Property owners and property managers have a legal obligation to keep the property they own or operate safe for patrons and visitors alike. If a New York property owner fails to follow the law and minimize hazards or dangers, a person can get injured, and those injuries can be life-changing. Anyone injured as the result of negligent premises liability should be aware of his or her rights and to what extent monetary damages may be awarded.
New York residents who have been injured in a slip, fall or other accident on a commercial or other private property may be considering filing a personal injury suit against the owner of the building where they were hurt. Knowing what types of evidence to collect may help people build a strong case in preparation for filing a premises liability suit against a property owner.
New York residents likely heard about the tragedy that occurred last month in Philadelphia when a 3-year-old girl was killed by a heavy security gate that fell on her. She and her mother were at Rita's Water Ice in north Philly when the metal gate detached from the store’s facade and crushed her.
A 14-year-old boy, who is both autistic and non-verbal, was still missing at the time of the report. He was last seen on surveillance tape leaving the Riverdale School in Long Island City on Oct. 4. Police as well as civilian volunteers have been combing the neighborhoods of Queens, Long island City and Greenpoint, distributing flyers and asking residents for help. The commanding officer of the Rego Park distinct calls finding the teen his "No. 1 effort." A law firm offered a $5,000 reward for the boy's safe return.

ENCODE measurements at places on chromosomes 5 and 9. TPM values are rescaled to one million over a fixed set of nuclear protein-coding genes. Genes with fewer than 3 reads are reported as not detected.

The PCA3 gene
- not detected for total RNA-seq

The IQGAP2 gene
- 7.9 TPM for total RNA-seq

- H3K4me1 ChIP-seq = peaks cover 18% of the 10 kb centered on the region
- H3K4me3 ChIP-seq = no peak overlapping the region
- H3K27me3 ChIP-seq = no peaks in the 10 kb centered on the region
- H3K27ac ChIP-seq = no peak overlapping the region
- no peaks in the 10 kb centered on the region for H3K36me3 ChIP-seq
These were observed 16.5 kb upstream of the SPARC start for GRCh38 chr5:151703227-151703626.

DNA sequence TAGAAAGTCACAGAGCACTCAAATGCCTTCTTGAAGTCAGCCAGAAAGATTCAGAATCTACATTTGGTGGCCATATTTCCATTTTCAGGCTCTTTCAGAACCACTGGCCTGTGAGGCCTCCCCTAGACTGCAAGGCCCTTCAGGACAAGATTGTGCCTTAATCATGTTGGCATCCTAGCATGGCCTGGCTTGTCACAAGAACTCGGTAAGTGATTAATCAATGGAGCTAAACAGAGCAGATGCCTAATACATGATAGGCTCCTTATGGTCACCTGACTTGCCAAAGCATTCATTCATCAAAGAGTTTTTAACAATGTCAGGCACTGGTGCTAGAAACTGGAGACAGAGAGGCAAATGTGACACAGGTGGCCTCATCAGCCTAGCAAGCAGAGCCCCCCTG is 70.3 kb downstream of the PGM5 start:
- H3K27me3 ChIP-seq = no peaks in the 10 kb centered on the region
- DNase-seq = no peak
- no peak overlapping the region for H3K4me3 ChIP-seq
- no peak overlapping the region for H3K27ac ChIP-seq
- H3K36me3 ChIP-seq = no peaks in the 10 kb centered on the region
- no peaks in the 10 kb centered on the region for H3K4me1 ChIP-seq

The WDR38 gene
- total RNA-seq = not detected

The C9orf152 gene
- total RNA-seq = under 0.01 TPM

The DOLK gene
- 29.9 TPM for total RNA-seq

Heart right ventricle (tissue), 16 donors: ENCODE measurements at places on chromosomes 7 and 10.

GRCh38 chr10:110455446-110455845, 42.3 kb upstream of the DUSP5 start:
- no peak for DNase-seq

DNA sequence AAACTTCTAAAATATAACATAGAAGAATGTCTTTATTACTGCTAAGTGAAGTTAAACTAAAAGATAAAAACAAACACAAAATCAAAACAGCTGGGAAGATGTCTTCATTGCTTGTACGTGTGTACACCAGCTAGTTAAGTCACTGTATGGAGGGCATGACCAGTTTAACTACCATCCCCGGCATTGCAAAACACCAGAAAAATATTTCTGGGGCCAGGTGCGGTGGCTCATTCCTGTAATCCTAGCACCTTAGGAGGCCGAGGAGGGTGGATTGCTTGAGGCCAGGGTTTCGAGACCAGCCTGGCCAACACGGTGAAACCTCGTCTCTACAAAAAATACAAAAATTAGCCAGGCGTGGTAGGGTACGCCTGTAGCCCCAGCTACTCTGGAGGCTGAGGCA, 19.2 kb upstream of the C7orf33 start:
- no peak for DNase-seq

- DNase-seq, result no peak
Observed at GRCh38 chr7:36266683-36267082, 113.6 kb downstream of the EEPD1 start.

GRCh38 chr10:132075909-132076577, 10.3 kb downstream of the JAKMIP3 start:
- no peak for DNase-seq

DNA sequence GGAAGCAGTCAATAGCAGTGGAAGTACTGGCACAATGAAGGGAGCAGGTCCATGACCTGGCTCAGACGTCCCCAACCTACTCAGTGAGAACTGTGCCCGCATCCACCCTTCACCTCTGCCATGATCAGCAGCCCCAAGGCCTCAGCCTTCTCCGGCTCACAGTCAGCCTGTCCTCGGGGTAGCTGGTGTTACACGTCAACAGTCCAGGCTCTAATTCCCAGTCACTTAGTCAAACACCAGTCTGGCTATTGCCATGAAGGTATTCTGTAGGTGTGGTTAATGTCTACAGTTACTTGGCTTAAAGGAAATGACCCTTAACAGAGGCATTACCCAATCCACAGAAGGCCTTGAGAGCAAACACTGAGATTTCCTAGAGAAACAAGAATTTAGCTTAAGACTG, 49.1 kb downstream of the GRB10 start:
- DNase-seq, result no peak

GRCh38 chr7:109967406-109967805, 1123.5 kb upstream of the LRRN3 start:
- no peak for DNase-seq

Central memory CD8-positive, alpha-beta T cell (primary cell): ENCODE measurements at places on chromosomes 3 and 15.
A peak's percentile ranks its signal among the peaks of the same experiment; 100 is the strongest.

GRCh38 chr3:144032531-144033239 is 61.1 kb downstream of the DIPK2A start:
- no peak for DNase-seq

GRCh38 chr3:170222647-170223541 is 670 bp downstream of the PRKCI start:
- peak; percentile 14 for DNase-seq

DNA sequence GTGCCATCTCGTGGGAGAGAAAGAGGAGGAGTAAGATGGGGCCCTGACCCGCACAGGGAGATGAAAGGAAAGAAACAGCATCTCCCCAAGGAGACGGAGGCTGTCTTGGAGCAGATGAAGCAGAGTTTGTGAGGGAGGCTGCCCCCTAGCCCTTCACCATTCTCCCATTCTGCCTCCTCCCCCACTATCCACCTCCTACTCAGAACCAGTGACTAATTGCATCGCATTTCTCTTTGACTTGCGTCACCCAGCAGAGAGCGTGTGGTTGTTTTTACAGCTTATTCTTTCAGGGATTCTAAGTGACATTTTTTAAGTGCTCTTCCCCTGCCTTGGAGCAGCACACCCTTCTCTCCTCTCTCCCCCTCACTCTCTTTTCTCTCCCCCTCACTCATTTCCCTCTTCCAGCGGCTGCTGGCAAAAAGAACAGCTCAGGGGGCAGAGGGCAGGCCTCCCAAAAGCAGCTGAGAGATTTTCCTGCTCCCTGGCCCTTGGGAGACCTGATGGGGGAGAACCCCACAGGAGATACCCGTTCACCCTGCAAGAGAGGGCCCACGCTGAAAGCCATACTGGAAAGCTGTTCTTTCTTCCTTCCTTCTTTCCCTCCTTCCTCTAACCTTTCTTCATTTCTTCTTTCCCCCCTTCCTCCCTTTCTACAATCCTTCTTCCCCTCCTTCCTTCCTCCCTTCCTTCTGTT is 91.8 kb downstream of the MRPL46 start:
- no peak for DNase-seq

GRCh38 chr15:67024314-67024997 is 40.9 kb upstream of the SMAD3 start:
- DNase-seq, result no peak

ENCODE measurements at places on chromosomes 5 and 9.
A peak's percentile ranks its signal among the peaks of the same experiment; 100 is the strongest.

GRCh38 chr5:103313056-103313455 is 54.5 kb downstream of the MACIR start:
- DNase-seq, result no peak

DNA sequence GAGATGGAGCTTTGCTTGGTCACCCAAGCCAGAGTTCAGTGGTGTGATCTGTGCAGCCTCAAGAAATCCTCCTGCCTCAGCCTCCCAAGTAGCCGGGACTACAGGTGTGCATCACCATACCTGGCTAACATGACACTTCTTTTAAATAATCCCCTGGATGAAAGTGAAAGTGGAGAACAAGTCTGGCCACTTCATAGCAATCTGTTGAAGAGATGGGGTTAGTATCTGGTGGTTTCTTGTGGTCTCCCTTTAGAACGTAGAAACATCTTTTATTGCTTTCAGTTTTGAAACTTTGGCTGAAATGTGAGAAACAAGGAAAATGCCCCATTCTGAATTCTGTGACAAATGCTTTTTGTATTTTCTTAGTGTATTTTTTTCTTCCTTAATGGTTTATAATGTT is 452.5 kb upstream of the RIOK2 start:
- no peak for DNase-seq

New York amusement park aficionados may want to know about a tragic accident in which a woman fell from the Texas Giant roller coaster at a Six Flags theme park. According to emergency personnel who responded to the scene of the accident, the woman was pronounced dead upon their arrival around 6:45 p.m. on July 19. Six Flags Entertainment Corporation - the parent company of the amusement park - released an e-mailed statement regarding the incident and has initiated an examination of the roller coaster involved.
Many New York residents rent their living spaces instead of buying them. When you sign a lease, you agree to the terms that your landlord has set. Your landlord, however, is responsible for adhering to New York laws regarding building maintenance and safety. When a landlord allows an inhabited building to fall into disrepair, he or she can be held accountable by both the city and the tenants.